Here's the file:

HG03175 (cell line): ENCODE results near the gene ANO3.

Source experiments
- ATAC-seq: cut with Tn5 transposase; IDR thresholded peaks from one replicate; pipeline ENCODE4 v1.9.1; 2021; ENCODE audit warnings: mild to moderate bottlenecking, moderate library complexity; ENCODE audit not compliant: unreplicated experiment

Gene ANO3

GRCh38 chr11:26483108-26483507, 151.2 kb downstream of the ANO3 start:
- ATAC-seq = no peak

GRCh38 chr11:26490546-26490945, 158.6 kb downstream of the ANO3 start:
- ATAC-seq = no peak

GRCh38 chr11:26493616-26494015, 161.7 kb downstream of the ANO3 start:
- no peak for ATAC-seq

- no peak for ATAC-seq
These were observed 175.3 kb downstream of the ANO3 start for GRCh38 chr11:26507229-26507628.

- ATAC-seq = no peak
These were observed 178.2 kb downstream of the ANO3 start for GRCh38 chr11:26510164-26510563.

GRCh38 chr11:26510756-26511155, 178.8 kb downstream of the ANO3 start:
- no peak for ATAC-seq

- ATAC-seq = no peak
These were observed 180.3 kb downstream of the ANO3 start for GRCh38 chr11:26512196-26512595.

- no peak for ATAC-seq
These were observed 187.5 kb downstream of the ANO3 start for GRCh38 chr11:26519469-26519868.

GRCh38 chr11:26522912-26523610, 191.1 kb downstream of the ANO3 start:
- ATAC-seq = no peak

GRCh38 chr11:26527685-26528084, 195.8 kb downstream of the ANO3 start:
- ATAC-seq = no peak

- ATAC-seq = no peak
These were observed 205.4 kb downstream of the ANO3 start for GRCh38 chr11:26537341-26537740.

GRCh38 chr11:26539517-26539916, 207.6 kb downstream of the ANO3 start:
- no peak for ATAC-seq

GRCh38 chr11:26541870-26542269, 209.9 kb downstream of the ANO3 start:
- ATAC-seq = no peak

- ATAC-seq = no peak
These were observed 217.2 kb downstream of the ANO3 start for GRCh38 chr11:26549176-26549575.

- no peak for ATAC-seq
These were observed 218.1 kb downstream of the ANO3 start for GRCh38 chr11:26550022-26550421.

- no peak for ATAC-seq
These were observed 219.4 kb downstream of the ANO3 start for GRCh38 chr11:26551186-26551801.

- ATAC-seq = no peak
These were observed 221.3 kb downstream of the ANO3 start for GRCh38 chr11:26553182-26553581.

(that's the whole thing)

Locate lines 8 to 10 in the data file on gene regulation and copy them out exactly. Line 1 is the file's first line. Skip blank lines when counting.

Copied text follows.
- ATAC-seq = no peak

GRCh38 chr11:26493616-26494015, 161.7 kb downstream of the ANO3 start:
- no peak for ATAC-seq